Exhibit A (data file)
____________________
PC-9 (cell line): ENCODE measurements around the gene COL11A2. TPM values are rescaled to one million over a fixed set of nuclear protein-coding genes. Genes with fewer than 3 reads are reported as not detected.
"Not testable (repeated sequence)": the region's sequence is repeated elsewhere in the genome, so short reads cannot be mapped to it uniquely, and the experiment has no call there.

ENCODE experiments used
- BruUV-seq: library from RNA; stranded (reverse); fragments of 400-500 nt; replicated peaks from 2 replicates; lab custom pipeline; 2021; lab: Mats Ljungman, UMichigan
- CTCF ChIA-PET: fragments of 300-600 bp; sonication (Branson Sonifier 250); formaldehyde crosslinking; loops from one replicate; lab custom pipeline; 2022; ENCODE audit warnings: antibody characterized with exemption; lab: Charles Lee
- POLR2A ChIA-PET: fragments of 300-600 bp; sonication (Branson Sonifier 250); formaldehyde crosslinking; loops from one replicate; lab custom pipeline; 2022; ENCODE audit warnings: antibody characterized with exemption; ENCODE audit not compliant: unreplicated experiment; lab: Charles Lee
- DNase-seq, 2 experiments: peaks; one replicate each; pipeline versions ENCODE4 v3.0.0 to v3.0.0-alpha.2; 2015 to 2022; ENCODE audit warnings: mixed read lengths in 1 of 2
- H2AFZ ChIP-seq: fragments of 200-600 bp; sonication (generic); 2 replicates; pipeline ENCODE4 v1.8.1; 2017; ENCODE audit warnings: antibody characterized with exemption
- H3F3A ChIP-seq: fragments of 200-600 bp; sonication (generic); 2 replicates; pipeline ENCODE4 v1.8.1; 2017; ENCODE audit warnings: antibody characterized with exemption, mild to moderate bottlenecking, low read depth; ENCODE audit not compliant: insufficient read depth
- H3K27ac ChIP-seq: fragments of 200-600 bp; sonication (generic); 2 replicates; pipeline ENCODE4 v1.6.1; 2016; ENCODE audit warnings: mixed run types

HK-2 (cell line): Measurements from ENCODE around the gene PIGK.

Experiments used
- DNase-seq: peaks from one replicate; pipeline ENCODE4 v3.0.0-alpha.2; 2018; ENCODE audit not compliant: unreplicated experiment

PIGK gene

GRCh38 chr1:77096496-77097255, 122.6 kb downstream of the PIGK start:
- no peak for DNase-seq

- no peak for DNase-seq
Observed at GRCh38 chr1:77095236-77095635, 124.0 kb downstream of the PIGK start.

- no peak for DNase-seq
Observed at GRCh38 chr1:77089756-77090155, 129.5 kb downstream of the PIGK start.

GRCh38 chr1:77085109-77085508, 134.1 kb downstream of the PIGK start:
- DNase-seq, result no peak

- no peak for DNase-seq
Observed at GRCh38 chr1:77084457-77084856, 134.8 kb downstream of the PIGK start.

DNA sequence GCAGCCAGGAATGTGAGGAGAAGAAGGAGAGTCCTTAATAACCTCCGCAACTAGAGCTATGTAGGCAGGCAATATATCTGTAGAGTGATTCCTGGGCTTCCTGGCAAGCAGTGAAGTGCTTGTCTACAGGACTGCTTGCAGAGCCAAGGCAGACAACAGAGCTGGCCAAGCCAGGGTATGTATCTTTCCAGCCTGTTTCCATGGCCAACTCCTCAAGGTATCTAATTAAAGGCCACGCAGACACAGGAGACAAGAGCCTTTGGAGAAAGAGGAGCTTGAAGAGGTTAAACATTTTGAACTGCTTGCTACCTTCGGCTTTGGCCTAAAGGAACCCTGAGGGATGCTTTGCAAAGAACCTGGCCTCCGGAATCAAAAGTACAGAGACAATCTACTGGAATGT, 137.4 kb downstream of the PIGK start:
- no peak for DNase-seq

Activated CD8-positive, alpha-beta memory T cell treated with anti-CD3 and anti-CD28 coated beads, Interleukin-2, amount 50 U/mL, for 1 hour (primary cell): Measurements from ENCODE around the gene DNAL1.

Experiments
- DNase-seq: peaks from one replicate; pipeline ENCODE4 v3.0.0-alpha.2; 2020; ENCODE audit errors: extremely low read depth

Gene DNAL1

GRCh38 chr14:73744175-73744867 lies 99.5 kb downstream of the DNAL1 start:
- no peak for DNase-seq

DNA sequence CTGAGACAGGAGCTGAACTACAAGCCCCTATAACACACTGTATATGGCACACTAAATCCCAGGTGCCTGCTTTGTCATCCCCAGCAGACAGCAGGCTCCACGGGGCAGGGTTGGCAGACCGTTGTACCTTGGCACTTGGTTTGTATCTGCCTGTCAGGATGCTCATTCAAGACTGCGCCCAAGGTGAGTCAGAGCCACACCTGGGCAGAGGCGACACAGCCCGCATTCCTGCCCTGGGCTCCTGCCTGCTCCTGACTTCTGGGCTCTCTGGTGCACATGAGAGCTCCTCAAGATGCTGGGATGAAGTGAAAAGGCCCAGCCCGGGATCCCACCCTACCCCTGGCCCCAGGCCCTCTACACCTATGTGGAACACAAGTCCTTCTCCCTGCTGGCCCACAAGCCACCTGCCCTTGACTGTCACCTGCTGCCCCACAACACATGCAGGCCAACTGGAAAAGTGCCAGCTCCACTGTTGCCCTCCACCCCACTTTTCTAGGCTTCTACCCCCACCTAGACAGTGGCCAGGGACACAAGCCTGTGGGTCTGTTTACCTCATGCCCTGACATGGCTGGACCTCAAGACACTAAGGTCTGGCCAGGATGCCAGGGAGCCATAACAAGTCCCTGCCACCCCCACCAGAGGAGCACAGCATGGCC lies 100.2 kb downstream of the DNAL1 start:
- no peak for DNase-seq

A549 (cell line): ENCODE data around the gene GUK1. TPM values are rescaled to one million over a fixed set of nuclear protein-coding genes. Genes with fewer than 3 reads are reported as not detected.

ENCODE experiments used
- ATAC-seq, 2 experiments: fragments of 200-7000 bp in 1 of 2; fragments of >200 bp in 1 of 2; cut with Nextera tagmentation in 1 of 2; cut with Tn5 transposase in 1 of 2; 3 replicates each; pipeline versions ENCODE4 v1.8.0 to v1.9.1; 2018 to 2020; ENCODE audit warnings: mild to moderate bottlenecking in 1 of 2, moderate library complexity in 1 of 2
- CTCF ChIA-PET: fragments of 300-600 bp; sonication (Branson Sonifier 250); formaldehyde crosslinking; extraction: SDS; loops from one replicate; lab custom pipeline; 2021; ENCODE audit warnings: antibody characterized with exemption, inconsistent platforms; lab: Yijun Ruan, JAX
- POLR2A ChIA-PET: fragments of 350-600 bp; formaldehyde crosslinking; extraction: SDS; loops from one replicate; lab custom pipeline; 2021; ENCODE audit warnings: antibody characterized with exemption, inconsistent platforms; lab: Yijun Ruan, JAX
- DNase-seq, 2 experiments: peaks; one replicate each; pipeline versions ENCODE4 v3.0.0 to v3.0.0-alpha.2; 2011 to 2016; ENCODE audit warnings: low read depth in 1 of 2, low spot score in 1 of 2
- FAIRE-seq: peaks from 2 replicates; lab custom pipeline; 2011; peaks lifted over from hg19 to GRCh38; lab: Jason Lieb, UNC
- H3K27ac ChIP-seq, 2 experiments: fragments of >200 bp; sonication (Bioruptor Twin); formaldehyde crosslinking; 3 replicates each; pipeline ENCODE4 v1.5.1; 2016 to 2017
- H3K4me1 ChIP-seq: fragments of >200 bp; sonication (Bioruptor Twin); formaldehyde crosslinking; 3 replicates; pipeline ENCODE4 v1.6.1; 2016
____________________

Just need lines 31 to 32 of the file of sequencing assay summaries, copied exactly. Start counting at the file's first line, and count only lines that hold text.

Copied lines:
GRCh38 chr14:73744175-73744867 lies 99.5 kb downstream of the DNAL1 start:
- no peak for DNase-seq